Thursday, November 6, 2014

Vida is Life

One day of training. One town. Three days of work. 338 patients seen.

     Coming into this trip I was adamant on the fact that I never wanted to be a doctor, a nurse, a pharmacist, or a physician's assistant, and now I am stuck in a rut. I just finished working with Vida in Nicaragua, a nonprofit organization that provides medical care to Central Americans, as a medical assistant. I was given the opportunity to take vitals (blood pressure, pulse, etc.), discuss diagnoses with doctors and collaborate on the medication that should be prescribed to each patient we saw. After just these three short days I became confused as to what I should pursue in my medical career because I fell in love with every job that I performed that week. At least I know healthcare is the career path in which I need to take.

    Nicaraguan healthcare is provided to all citizens through their public system, and healthcare services are cheaper than what is found in the United States. Access is one of the biggest challenges for the country because a large portion of the population lives in hard to reach rural areas. Communicable diseases are also on the rise with Malaria and Tuberculosis being the most prominent. Resources, equipment and medications are often scarce. NGO's are known to fill the gap, providing healthcare to many communities that do not have adequate access to health care services. Compared to Costa Rica, Nicaragua is still being developed while Costa Rica is one of the furthest developed countries within Central America. Costa Rica, like Nicaragua, is still working on providing easier access to care for rural communities, but the amount of resources available to the general population exceeds Nicaragua's. Costa Rica's healthcare system is a universal system that provides healthcare to all citizens regardless of their ability to afford care. Healthcare is based off of a pyramid design with private and public hospitals at the top, regional hospitals in the middle, and the primary care clinics, or EBAIS, on the bottom.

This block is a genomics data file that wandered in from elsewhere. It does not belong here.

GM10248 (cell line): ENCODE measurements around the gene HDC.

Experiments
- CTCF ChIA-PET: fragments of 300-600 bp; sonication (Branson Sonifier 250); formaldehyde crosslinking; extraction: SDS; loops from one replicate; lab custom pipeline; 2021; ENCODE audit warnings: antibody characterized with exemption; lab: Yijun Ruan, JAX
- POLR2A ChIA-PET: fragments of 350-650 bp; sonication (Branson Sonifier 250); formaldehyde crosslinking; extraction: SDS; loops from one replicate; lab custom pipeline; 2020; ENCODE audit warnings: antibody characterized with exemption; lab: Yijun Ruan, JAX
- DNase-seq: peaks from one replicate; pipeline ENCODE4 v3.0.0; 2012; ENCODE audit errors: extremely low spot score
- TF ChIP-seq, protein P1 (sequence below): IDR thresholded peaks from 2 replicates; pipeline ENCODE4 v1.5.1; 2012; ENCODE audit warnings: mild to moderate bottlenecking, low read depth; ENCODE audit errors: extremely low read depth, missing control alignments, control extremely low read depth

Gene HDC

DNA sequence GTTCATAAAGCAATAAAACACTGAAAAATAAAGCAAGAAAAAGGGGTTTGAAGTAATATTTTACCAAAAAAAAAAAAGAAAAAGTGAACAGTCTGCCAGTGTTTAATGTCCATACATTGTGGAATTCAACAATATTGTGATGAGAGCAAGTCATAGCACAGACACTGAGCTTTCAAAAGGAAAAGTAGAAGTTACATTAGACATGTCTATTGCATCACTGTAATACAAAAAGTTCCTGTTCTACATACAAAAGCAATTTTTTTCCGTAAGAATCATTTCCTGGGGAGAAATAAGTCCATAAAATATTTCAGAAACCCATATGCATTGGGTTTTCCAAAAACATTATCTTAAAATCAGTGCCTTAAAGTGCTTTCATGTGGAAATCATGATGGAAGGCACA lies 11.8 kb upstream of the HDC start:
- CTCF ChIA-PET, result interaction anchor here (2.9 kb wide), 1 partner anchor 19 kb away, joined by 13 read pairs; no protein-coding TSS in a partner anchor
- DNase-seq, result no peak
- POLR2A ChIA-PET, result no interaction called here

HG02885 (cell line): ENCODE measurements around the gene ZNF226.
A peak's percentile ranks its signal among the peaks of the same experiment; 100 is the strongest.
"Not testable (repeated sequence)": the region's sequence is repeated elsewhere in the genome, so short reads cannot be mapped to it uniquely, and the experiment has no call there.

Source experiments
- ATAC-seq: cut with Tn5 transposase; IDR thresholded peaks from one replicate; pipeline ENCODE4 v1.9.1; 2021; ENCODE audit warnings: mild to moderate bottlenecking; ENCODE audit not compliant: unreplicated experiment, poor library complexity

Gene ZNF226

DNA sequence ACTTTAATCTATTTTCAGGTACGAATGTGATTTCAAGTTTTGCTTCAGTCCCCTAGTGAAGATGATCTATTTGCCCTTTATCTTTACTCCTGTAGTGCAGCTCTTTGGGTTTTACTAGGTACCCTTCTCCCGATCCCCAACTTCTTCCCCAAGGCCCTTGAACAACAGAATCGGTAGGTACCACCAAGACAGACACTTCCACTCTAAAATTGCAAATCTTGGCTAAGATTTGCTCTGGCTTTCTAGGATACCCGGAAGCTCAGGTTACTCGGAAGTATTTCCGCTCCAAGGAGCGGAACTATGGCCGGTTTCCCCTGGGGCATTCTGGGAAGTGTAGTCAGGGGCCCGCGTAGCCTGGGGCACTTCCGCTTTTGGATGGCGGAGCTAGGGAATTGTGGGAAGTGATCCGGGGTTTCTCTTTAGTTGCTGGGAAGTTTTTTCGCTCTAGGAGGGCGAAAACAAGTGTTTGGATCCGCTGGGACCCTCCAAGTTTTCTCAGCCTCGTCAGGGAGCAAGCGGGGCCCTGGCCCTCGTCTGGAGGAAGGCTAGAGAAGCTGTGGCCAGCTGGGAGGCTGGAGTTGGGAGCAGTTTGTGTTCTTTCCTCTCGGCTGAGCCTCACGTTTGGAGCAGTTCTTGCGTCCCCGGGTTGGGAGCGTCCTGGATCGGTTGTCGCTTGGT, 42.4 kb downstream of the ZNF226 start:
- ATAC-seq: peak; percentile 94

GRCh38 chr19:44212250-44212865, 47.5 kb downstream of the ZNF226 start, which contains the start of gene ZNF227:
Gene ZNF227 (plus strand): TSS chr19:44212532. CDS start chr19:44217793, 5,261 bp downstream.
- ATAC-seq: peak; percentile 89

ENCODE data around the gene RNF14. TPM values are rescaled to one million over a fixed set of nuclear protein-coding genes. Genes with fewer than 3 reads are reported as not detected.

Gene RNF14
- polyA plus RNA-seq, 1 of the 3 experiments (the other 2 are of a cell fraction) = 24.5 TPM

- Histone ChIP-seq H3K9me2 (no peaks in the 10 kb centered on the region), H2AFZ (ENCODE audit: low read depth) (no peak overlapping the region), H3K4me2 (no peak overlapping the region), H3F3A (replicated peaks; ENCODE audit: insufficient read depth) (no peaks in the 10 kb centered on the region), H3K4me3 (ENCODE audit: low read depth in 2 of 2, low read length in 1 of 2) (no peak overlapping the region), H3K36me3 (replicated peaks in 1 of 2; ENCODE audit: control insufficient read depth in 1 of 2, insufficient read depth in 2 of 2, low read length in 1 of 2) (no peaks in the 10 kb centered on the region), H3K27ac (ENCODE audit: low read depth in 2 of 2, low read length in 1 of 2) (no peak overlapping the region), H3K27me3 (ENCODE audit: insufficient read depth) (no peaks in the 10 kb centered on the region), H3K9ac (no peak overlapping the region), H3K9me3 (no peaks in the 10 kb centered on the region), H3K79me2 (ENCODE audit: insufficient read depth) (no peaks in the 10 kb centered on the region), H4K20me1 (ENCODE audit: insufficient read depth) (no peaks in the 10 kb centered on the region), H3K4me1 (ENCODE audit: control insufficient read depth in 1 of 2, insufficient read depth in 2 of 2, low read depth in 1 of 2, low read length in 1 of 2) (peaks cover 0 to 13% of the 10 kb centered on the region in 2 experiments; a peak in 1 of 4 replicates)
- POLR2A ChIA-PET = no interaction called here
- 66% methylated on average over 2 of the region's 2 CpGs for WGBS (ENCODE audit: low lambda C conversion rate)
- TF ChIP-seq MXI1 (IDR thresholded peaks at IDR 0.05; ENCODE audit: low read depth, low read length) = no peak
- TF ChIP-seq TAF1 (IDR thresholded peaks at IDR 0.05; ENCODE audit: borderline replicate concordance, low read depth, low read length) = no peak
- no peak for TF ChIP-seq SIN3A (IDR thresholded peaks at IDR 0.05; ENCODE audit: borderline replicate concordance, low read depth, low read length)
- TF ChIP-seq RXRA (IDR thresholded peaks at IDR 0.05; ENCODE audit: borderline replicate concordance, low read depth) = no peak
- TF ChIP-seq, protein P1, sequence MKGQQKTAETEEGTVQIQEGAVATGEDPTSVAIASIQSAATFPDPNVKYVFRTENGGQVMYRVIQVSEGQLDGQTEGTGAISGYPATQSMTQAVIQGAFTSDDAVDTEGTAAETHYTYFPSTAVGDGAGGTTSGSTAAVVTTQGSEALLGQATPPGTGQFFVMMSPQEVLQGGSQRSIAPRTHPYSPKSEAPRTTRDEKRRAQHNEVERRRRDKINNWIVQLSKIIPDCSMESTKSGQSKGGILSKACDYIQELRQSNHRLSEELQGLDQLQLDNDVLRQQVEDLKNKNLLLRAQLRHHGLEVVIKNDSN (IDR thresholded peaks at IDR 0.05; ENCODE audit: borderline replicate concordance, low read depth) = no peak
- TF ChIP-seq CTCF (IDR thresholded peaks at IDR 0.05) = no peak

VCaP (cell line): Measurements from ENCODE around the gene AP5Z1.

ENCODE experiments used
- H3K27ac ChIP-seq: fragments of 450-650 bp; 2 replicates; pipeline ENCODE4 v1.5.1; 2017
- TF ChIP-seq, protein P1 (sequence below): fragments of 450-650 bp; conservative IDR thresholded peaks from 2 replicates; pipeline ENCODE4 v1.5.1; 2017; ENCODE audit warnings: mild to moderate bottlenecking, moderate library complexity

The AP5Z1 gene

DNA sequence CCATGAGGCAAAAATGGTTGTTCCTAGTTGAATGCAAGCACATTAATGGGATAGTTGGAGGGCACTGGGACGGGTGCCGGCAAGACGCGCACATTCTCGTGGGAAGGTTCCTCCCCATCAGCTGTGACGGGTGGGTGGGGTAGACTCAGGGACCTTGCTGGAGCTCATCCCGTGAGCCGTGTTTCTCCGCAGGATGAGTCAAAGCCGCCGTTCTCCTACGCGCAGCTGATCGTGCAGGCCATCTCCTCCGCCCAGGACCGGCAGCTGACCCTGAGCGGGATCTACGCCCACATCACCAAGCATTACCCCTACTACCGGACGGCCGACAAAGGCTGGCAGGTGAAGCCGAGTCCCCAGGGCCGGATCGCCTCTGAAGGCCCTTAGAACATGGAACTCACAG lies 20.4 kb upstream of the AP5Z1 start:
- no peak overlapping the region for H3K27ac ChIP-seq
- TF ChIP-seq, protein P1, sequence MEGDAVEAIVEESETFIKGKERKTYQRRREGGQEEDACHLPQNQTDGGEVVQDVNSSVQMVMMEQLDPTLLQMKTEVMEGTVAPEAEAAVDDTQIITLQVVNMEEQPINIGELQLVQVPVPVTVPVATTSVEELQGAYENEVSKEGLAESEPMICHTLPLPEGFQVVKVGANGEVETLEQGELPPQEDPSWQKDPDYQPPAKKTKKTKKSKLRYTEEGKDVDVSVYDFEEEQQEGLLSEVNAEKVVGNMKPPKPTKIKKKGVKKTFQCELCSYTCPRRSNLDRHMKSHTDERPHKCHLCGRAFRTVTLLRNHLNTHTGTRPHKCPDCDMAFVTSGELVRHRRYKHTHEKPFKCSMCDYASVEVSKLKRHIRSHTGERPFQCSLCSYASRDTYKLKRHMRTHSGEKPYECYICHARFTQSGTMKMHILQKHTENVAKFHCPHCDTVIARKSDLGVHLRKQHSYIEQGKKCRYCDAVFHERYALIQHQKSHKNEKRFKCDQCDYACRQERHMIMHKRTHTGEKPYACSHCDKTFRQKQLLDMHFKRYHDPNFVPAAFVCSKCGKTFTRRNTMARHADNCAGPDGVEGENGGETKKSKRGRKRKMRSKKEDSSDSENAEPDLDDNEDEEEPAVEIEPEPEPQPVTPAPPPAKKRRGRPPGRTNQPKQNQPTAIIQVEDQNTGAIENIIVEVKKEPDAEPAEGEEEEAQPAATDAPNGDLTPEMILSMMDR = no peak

This week we got to perform like the EBAIS in the Costa Rican healthcare system. The EBAIS is a realm of the healthcare pyramid that travels to different towns within a specific region in Costa Rica. Their visits can be anywhere from once a week to once or month or longer. The EBAIS travels with a nurse, physician and pharmacist just like we did in Nicaragua. During this time anyone is welcome to come and receive free healthcare and medication for whatever condition that they may be diagnosed with. In doing this, people living within rural communities are given the opportunity to be seen by a healthcare provider at no cost. In Nicaragua, the NGO's like Vida are the EBAIS for these people and I am grateful that I could provide this service if only for a short period of time.

     I learned this week that a small group of pre-med students can make a huge impact within a community, and that we need to continue this form of outreach throughout the world. I met many amazing people and every patient I had the opportunity to treat was extremely grateful for our presence. We were left with gifts and memories that I know we will never forget.

Brianna Marino
Elon University Class of 2016
Exercise Science Major
Public Health Studies Minor
Sweet Signatures Vice President 

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